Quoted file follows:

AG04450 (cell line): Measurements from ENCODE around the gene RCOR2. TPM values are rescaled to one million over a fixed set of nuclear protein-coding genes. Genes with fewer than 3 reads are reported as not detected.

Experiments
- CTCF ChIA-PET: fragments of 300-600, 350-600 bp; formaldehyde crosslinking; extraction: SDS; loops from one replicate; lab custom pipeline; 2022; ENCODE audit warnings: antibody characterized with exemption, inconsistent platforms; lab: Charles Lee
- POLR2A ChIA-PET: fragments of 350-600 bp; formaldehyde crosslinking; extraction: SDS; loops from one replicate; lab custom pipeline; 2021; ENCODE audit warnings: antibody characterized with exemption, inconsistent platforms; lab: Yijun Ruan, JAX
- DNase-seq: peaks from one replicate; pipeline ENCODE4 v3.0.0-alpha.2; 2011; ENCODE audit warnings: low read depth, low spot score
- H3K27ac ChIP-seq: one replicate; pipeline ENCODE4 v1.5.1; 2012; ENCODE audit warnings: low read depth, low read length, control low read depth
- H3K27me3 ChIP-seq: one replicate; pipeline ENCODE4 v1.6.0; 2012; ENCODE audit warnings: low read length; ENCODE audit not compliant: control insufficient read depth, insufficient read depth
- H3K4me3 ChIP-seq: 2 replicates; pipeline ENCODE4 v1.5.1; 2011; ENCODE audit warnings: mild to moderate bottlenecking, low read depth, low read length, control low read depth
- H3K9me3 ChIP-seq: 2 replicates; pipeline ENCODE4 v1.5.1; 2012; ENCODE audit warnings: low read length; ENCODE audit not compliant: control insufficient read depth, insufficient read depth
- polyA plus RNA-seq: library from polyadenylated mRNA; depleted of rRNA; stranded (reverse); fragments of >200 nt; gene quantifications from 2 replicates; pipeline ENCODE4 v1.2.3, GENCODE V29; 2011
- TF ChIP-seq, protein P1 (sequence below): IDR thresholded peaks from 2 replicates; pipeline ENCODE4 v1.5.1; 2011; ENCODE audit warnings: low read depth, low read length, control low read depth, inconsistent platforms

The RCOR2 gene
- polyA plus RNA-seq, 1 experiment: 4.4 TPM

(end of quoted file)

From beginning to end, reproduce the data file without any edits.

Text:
AG04450 (cell line): Measurements from ENCODE around the gene RCOR2. TPM values are rescaled to one million over a fixed set of nuclear protein-coding genes. Genes with fewer than 3 reads are reported as not detected.

Experiments
- CTCF ChIA-PET: fragments of 300-600, 350-600 bp; formaldehyde crosslinking; extraction: SDS; loops from one replicate; lab custom pipeline; 2022; ENCODE audit warnings: antibody characterized with exemption, inconsistent platforms; lab: Charles Lee
- POLR2A ChIA-PET: fragments of 350-600 bp; formaldehyde crosslinking; extraction: SDS; loops from one replicate; lab custom pipeline; 2021; ENCODE audit warnings: antibody characterized with exemption, inconsistent platforms; lab: Yijun Ruan, JAX
- DNase-seq: peaks from one replicate; pipeline ENCODE4 v3.0.0-alpha.2; 2011; ENCODE audit warnings: low read depth, low spot score
- H3K27ac ChIP-seq: one replicate; pipeline ENCODE4 v1.5.1; 2012; ENCODE audit warnings: low read depth, low read length, control low read depth
- H3K27me3 ChIP-seq: one replicate; pipeline ENCODE4 v1.6.0; 2012; ENCODE audit warnings: low read length; ENCODE audit not compliant: control insufficient read depth, insufficient read depth
- H3K4me3 ChIP-seq: 2 replicates; pipeline ENCODE4 v1.5.1; 2011; ENCODE audit warnings: mild to moderate bottlenecking, low read depth, low read length, control low read depth
- H3K9me3 ChIP-seq: 2 replicates; pipeline ENCODE4 v1.5.1; 2012; ENCODE audit warnings: low read length; ENCODE audit not compliant: control insufficient read depth, insufficient read depth
- polyA plus RNA-seq: library from polyadenylated mRNA; depleted of rRNA; stranded (reverse); fragments of >200 nt; gene quantifications from 2 replicates; pipeline ENCODE4 v1.2.3, GENCODE V29; 2011
- TF ChIP-seq, protein P1 (sequence below): IDR thresholded peaks from 2 replicates; pipeline ENCODE4 v1.5.1; 2011; ENCODE audit warnings: low read depth, low read length, control low read depth, inconsistent platforms

The RCOR2 gene
- polyA plus RNA-seq, 1 experiment: 4.4 TPM